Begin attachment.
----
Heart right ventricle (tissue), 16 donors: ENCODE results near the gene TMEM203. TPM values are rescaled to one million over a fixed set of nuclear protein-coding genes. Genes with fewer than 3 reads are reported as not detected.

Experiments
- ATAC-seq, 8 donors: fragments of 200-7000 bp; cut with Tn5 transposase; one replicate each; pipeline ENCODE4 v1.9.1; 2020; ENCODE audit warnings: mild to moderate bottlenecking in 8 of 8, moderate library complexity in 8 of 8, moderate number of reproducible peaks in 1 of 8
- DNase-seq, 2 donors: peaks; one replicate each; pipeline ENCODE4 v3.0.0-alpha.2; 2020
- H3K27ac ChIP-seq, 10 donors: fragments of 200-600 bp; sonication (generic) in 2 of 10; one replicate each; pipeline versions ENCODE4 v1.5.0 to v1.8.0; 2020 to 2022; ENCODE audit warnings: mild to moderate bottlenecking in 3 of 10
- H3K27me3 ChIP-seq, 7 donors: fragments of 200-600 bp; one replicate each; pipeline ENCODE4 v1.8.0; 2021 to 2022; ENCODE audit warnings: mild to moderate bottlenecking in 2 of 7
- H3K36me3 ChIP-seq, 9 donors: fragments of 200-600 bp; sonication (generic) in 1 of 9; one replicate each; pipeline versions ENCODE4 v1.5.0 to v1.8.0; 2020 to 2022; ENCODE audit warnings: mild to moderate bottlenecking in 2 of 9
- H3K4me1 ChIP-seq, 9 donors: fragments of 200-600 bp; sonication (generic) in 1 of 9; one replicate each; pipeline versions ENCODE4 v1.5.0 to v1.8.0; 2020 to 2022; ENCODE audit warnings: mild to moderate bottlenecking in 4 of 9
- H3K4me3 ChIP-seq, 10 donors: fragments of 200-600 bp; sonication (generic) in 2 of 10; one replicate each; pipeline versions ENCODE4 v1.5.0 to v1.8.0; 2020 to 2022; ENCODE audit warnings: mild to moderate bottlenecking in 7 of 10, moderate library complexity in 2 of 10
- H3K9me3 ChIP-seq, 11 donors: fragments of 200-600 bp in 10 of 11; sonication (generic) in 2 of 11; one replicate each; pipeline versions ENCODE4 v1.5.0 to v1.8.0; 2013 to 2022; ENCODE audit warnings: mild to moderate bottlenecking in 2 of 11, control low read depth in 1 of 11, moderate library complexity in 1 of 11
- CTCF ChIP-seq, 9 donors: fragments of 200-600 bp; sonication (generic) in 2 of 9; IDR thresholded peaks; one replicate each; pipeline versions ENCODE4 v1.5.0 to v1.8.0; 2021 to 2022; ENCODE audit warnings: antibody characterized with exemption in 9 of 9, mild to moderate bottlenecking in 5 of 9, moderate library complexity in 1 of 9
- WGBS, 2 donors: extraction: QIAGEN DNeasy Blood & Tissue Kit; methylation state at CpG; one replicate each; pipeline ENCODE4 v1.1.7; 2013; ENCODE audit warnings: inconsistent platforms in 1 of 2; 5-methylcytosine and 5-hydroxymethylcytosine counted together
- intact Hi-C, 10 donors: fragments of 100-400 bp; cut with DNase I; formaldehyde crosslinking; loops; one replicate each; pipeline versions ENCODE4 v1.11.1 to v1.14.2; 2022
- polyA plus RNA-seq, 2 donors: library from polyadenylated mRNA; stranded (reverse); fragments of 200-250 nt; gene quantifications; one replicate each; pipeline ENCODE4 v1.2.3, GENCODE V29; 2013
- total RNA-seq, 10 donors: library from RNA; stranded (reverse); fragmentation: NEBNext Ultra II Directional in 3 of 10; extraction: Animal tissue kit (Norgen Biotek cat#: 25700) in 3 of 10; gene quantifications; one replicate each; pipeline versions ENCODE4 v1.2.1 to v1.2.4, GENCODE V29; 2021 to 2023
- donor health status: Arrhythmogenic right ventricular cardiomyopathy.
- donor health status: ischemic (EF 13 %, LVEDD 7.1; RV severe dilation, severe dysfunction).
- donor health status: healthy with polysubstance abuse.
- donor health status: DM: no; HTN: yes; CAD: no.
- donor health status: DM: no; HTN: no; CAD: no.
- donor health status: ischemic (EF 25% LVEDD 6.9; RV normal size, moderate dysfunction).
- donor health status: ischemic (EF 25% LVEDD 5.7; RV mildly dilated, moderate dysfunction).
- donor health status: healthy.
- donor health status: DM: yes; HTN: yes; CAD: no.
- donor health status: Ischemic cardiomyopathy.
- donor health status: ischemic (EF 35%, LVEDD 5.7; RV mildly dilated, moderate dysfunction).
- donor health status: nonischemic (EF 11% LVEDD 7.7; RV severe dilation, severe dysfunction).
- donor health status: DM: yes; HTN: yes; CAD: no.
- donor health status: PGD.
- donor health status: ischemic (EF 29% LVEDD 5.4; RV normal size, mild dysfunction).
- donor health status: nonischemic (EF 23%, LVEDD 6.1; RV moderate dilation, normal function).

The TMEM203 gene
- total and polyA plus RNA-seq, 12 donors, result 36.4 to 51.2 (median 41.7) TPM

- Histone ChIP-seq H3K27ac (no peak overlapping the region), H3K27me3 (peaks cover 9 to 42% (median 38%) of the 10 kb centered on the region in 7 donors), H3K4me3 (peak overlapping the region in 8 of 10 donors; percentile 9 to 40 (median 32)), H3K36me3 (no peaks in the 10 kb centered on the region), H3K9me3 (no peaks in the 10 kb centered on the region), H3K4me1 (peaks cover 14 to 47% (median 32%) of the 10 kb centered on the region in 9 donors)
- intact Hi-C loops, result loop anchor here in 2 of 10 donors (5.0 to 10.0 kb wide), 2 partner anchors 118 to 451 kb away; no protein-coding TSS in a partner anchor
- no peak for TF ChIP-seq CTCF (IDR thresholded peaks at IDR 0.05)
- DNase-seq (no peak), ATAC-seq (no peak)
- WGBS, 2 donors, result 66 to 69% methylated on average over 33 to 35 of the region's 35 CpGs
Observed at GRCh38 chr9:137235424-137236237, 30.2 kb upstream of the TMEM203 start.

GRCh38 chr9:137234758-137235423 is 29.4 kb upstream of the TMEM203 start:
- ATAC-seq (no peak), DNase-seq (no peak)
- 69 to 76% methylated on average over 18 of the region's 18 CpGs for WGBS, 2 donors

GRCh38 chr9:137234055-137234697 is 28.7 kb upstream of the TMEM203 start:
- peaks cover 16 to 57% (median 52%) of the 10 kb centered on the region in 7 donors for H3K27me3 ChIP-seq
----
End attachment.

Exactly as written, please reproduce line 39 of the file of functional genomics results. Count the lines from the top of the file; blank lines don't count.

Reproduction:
Observed at GRCh38 chr9:137235424-137236237, 30.2 kb upstream of the TMEM203 start.